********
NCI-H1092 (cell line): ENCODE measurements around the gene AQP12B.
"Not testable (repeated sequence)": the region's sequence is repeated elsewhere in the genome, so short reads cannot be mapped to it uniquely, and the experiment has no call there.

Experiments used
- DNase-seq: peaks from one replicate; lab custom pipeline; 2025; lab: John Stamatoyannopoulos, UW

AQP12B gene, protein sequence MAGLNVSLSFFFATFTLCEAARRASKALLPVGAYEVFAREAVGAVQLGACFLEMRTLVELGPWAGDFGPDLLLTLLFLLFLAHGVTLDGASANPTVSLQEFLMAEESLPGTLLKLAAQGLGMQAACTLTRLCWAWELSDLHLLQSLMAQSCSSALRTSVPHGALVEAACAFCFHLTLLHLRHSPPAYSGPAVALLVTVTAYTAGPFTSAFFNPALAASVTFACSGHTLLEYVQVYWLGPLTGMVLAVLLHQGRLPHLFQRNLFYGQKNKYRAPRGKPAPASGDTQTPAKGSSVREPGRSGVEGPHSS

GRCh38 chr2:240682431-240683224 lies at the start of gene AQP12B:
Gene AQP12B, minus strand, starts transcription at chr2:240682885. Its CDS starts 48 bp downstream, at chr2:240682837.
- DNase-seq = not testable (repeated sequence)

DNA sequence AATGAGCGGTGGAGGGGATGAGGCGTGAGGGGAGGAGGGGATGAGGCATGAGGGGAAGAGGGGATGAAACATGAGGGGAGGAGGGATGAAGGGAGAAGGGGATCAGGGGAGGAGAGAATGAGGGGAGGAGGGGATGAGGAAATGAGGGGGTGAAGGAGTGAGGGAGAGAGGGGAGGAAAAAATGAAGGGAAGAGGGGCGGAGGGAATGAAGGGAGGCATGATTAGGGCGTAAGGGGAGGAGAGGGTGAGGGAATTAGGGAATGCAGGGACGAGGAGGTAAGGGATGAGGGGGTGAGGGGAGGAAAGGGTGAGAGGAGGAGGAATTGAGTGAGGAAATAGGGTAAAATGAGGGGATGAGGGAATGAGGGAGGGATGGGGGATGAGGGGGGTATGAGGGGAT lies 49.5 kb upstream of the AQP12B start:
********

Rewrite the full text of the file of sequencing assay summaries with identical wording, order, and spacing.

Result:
NCI-H1092 (cell line): ENCODE measurements around the gene AQP12B.
"Not testable (repeated sequence)": the region's sequence is repeated elsewhere in the genome, so short reads cannot be mapped to it uniquely, and the experiment has no call there.

Experiments used
- DNase-seq: peaks from one replicate; lab custom pipeline; 2025; lab: John Stamatoyannopoulos, UW

AQP12B gene, protein sequence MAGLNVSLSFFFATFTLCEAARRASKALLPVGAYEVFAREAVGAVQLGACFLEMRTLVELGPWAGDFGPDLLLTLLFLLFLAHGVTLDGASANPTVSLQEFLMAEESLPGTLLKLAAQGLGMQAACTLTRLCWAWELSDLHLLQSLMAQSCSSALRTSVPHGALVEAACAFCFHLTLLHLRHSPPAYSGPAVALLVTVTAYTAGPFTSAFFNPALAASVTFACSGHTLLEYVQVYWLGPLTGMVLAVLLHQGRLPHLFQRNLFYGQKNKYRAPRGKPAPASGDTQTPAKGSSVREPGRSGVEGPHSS

GRCh38 chr2:240682431-240683224 lies at the start of gene AQP12B:
Gene AQP12B, minus strand, starts transcription at chr2:240682885. Its CDS starts 48 bp downstream, at chr2:240682837.
- DNase-seq = not testable (repeated sequence)

DNA sequence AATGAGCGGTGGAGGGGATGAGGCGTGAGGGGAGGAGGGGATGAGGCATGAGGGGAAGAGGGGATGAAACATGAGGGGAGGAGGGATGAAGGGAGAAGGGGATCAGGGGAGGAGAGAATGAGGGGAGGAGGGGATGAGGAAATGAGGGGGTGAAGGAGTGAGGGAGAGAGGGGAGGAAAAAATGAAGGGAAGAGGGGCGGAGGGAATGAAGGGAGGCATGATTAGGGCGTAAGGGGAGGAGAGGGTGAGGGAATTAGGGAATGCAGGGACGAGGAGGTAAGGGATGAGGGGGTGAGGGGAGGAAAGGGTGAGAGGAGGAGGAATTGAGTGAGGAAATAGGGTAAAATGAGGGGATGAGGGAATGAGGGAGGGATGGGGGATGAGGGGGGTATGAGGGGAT lies 49.5 kb upstream of the AQP12B start: